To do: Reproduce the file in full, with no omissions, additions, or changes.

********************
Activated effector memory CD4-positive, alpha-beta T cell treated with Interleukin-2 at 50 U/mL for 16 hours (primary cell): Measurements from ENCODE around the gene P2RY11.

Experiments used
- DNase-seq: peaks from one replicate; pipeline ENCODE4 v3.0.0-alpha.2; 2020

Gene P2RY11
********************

Activated effector memory CD4-positive, alpha-beta T cell treated with Interleukin-2 at 50 U/mL for 16 hours (primary cell): Measurements from ENCODE around the gene P2RY11.

Experiments used
- DNase-seq: peaks from one replicate; pipeline ENCODE4 v3.0.0-alpha.2; 2020

Gene P2RY11